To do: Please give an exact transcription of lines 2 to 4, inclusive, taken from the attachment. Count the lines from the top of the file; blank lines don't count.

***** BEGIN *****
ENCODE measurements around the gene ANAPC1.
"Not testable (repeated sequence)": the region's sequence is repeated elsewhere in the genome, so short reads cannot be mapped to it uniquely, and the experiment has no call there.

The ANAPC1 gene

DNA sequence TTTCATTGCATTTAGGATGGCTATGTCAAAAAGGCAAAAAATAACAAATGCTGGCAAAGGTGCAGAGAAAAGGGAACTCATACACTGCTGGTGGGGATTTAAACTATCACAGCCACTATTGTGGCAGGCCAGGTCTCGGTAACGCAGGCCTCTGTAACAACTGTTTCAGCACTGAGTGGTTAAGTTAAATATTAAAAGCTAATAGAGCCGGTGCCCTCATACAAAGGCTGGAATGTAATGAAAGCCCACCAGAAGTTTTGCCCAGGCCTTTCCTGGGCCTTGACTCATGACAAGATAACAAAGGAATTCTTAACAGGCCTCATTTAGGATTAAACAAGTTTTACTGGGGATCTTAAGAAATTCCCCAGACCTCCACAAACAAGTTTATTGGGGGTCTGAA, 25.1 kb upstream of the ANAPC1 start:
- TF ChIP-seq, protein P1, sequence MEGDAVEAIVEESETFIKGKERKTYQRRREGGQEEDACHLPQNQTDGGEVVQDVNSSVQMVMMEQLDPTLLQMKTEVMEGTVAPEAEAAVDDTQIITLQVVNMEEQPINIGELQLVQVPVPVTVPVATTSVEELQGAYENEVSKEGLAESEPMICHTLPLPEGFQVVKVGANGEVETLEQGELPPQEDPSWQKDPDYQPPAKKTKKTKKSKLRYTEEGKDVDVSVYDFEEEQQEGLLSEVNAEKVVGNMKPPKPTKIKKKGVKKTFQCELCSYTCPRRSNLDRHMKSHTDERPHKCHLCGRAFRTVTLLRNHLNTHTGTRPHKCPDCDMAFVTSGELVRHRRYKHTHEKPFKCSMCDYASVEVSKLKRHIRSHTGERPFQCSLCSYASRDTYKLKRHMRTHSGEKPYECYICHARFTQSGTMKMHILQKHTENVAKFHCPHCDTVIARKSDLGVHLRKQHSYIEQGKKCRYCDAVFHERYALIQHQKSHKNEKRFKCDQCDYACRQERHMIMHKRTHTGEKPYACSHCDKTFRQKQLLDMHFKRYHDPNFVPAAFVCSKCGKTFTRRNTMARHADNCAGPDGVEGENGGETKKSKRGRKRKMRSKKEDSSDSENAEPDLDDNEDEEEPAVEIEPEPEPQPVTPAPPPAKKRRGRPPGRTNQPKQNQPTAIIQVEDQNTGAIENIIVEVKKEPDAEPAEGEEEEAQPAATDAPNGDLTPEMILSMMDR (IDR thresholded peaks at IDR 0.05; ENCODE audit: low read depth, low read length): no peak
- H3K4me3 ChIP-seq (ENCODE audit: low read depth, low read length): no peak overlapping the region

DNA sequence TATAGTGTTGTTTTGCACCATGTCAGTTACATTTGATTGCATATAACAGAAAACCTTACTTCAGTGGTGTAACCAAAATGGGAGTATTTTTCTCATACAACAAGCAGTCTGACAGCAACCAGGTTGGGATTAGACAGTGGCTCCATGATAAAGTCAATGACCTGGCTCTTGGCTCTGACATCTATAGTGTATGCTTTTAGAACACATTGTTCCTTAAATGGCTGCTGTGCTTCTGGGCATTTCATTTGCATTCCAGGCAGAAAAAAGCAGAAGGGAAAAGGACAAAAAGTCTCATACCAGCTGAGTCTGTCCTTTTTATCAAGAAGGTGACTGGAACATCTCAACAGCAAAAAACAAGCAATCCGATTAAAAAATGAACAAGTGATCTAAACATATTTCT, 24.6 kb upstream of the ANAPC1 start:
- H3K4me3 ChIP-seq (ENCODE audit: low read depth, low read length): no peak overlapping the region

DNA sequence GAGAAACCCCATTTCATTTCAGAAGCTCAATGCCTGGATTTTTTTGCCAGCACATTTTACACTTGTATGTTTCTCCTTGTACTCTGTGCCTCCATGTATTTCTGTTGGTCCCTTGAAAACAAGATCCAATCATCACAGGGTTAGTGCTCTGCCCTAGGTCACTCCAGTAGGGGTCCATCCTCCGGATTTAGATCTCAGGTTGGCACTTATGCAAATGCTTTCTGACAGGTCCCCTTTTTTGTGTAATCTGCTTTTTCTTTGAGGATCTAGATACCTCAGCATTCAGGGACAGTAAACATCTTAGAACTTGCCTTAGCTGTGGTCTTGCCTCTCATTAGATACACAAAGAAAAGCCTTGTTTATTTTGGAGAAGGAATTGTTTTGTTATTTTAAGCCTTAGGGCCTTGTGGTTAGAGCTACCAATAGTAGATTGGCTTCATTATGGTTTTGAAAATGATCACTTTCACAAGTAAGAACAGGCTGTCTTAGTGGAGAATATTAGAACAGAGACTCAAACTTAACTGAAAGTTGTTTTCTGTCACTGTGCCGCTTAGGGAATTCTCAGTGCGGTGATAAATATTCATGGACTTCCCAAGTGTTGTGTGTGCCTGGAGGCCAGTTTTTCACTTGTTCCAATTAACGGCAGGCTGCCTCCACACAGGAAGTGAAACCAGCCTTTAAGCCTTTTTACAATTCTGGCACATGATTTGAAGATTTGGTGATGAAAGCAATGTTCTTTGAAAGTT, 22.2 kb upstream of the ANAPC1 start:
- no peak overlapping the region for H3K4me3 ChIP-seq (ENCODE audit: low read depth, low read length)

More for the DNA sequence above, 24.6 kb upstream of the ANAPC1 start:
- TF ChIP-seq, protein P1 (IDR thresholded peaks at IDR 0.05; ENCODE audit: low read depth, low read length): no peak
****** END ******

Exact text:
"Not testable (repeated sequence)": the region's sequence is repeated elsewhere in the genome, so short reads cannot be mapped to it uniquely, and the experiment has no call there.

The ANAPC1 gene

DNA sequence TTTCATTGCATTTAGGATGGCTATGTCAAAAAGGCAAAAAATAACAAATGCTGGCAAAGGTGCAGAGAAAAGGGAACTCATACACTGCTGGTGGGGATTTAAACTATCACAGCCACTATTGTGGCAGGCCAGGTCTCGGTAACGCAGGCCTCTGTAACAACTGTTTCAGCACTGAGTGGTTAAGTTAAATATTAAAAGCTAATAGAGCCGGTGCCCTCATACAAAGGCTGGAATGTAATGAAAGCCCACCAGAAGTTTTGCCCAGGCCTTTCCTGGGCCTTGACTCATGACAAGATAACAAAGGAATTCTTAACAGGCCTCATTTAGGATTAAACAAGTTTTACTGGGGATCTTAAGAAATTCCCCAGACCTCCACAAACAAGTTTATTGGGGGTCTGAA, 25.1 kb upstream of the ANAPC1 start: